In the beginning, God created mankind, body and soul, male and female, in his image (Gen. 1:26-28; Matt. 10:28). God made mankind for the purpose of mirroring him. In light of creation, the image of God in man is meant to be displayed physically in a physical world.

Created in the image of God

Body and soul exist in unity and they make up human nature. Natures do not act on their own; rather, persons act through their natures. This is not to say persons can be separated from their natures. They cannot be separated from their natures; persons are the acting subjects. Natures do not subsist in themselves, but in persons.

Human persons act in and through their natures, their souls and bodies, simultaneously to make up a human being in unity. One cannot act through his soul without also acting through his body unless the soul has been separated from the body, meaning that the body is dead. In other words, the soul is the incorporeal substance and the body is the corporeal substance, and these make up a single substance, a capacity known as the human nature. If you have a human nature, you necessarily have a person; if you do not have a human nature, you necessarily do not have a person.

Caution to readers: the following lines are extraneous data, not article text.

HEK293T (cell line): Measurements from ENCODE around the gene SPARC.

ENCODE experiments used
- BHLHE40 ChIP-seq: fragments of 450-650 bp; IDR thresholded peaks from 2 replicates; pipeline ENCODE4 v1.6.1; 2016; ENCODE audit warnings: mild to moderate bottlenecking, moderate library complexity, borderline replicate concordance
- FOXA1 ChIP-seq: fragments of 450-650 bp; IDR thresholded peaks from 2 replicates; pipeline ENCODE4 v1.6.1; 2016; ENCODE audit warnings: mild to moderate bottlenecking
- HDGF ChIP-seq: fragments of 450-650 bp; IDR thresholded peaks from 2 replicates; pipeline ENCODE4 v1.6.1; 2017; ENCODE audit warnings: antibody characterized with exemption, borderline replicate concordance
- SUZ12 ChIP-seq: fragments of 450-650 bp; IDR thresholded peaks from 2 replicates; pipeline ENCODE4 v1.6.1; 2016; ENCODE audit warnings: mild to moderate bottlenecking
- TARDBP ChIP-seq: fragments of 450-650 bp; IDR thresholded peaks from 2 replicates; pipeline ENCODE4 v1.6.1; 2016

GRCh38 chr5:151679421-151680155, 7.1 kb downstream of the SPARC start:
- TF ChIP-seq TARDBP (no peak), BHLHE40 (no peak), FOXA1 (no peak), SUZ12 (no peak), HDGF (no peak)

To summarize, the person is the acting subject, and they act in and through their nature. To have a human nature on earth, one needs a human body (regardless of how minimal) and a human soul. If the body is ensouled, the soul is embodied, and a human nature exists.

So, with these truths as a necessary foundation, we ask: Does Scripture teach that human embryos are human natures that subsist in persons? Two important pregnancies in God’s Word build a strong case: Jesus Christ in Mary’s womb and king David in his mother’s womb.

Jesus Christ, a person from conception

For Christ to represent the human race, he had to come from Adam’s race (Gen. 3:15; John 1:1, 14; Heb. 2:14-17). Mary is treated as Jesus’s mother, not because she was a mere surrogate for the implanted embryo of Christ, but because it was her egg that was fertilized by God miraculously. The same process that you and I went through in embryonic stage onward to birth is the same process Jesus Christ went through. Yet, he was not conceived in iniquity like us because he was conceived sinless by his Father, the first person of the Trinity (2 Cor. 5:21; 1 Pet. 2:22; 1 John 3:5).